I am going to
write a book

you may terrify yourself with the monumental nature of the task.

Instead, resolve to write a journal entry every day. Let your book build itself.

In order to make this a habit, you should choose to write at the same time. And because our days so easily fill with tasks, you might be most successful if the time you write in your journal is when you first wake up.

This arrangement may depend in part on your sleeping arrangements, but all of us require privacy early in the morning. I keep my journal beside the bed. When I get up, I usually have to let the dog out, so I also turn on the coffee and turn up the heat. By the time I’ve had a few private moments in the bathroom, the dog is ready to come in and the coffee is finished. I put a cup on my bedside table, arrange the pillows behind me, take my journal out from under the pillow beside me where it spent the night, and begin the day with the date, time, temperature and thoughts.

I keep the journal under the pillow, with a pen slipped to a blank page, because I often have a thought in the middle of the night, and can write it down immediately. If I need more light, I have on the bedside table a tiny light that clips around a pen.

WindbreakIf sitting up in bed doesn’t afford you the privacy you need, then take advantage of the bathroom: take your journal with you and begin your day in peace and quiet, writing.

One more element exists to this method of building a book from journal entries: begin thinking about, and writing about, a particular topic. No matter what else you write in your journal to begin the day, devote a few minutes to writing about that topic.

Journal entry, from Windbreak, September 29, page 22:

When the folks came back from town this afternoon, the cats had a young bird down on his back. Mother rushed over to him, and realized it wasn’t anything she’d ever seen before. They rescued it, handling it with thick gloves because of its talons, and put it in a box in the garage. I believe it’s a falcon, because of the beak, one of those tiny fast ones. They called Game, Fish and Parks, and an officer came out and picked the bird up. He’ll be fed and checked for injury, and then released. I can’t imagine how the fat, lazy barn cats ever got their claws into him in the first place, but he’s not badly hurt.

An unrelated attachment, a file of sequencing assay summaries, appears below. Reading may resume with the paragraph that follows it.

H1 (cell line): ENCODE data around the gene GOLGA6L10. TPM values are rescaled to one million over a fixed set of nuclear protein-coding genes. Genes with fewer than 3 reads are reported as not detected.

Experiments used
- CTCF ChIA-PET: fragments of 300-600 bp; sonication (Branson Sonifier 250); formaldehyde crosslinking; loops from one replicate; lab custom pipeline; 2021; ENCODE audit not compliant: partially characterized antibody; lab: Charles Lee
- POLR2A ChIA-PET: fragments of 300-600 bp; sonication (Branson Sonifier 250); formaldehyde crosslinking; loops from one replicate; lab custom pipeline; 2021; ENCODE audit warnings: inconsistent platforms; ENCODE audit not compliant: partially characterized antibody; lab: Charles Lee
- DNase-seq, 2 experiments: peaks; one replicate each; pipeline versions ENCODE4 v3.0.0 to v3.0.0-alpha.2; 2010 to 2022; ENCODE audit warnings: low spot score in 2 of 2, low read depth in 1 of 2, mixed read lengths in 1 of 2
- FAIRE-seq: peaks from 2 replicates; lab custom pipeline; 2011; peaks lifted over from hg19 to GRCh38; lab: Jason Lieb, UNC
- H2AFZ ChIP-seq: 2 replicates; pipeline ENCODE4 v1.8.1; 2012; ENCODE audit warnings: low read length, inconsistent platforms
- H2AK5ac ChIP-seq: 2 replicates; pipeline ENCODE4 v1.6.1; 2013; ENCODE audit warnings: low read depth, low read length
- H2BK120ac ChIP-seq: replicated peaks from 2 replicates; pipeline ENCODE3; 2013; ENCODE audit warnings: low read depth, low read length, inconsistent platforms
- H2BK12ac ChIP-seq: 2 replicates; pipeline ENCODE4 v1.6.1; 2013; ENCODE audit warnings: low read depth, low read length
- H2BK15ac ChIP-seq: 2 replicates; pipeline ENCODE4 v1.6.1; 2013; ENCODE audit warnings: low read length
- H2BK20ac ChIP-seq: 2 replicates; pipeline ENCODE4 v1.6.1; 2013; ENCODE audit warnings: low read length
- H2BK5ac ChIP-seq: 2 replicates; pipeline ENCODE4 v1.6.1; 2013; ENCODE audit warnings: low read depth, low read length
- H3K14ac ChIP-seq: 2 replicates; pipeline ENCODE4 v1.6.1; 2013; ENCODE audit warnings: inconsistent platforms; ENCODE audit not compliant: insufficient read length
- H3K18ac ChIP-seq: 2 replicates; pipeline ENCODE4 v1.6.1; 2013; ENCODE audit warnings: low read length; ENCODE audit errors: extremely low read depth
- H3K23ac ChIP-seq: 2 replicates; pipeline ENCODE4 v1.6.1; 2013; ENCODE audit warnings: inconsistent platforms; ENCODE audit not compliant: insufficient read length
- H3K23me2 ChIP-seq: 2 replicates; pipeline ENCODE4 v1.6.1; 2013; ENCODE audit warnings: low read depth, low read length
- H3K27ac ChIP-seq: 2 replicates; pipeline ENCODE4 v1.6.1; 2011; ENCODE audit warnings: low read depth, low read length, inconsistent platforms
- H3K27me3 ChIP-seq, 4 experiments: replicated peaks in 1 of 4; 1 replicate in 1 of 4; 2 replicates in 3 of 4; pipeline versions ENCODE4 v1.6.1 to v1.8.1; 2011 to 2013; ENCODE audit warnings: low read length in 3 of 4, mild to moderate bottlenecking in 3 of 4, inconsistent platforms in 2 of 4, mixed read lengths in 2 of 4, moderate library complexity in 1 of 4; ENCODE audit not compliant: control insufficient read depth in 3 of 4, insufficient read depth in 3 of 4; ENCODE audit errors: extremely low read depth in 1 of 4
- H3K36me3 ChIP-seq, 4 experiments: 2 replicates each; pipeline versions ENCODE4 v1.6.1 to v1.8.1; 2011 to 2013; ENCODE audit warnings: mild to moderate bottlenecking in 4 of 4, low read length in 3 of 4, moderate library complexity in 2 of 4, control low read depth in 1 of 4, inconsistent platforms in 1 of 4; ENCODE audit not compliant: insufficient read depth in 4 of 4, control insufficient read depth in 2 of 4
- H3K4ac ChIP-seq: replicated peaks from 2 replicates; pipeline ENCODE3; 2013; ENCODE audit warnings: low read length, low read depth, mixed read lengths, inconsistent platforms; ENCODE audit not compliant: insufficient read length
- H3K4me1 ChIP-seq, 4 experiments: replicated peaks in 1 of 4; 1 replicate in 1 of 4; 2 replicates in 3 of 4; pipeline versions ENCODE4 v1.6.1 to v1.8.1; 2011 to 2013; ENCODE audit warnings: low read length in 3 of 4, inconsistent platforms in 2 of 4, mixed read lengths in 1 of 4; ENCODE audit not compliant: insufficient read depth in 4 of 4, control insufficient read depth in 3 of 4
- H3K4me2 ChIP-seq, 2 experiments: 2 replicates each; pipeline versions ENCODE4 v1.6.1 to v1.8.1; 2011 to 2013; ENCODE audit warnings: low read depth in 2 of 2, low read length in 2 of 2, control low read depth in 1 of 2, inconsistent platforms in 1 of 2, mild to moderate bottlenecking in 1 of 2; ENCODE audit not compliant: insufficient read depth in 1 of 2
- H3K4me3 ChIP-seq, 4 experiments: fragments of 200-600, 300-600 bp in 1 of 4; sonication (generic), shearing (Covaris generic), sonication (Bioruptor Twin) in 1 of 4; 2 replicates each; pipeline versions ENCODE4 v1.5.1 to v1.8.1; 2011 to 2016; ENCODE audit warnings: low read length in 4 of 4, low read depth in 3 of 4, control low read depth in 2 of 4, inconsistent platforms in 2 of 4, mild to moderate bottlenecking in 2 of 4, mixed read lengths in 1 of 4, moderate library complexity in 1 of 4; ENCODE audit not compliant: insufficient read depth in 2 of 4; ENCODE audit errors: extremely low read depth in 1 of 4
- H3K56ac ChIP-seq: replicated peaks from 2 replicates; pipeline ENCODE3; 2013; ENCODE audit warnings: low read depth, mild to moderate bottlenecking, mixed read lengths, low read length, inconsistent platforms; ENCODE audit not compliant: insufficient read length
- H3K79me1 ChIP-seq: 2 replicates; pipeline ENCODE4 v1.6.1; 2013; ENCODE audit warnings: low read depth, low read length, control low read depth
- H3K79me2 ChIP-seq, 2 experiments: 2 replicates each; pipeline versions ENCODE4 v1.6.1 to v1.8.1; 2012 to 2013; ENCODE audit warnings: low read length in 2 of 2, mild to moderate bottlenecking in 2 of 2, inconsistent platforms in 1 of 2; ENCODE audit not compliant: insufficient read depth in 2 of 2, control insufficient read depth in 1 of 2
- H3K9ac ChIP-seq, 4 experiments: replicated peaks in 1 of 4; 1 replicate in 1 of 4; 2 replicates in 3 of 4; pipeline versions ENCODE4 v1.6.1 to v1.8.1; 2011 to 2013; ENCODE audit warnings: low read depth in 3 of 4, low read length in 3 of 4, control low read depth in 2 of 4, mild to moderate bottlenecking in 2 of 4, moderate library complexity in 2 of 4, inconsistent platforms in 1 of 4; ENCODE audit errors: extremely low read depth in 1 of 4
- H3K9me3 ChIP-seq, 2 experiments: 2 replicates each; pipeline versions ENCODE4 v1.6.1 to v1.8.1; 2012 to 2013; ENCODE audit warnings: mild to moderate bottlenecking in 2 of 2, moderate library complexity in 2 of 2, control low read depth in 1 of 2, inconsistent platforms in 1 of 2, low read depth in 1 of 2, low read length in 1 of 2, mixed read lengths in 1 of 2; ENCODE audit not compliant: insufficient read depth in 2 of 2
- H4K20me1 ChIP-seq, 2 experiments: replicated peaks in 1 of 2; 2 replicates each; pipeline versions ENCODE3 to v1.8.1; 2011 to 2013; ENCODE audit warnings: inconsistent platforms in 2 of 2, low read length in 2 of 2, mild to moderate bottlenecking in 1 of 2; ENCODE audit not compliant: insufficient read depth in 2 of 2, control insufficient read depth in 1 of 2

At that point, I’d told the falcon’s story and believed I was finished with it– though I didn’t even know what kind of bird the cats had caught. I did, however, study the bird closely before it was released, and identified it as a kestrel, a small hawk common on the plains as hunters of mice, grasshoppers, and the like.

But I kept thinking about the story– the cats were following their own habits, doing their feline duty by catching the bird. We interrupted the food chain by rescuing it and turning it over to a government official for release. But the bird, too, has a job — kestrels may occasionally kill cats; certainly their larger cousins the owls do. The thoughts percolated in my mind until I wrote a poem, in partial reaction to heckling by vegetarians who Land Circlebelieve I ought to get rid of cows and raise gardens, an action which would be contrary to the nature of the landscape since it would require plowing up the thin soil, exposing it to erosion. Here’s the poem I wrote from this journal entry:

What the Falcon Said

Flat on his back, feathers bloody,
surrounded by drooling cats,
the young falcon hissed,
clacked his beak, clawed air.
His feathers were bloody;
one cat licked a bleeding ear.
Falcon’s yellow eyes didn’t blink
when I picked him up
like a handful of springs,
like a grenade with the pin pulled.
None of the blood was his.

I put him high in a cedar tree.
He clutched the branch and panted,
glared at me,
then shot straight up like a bullet.
Next day, on my horse, I saw
a redwing blackbird whistling on a post
explode in the middle of a fluid run of song.
The falcon shot away, clutching the corpse.
He screeched once but I heard what he said:

Don’t expect pretty lies from me.
I know my job.
You saved me from the cats
so I could live.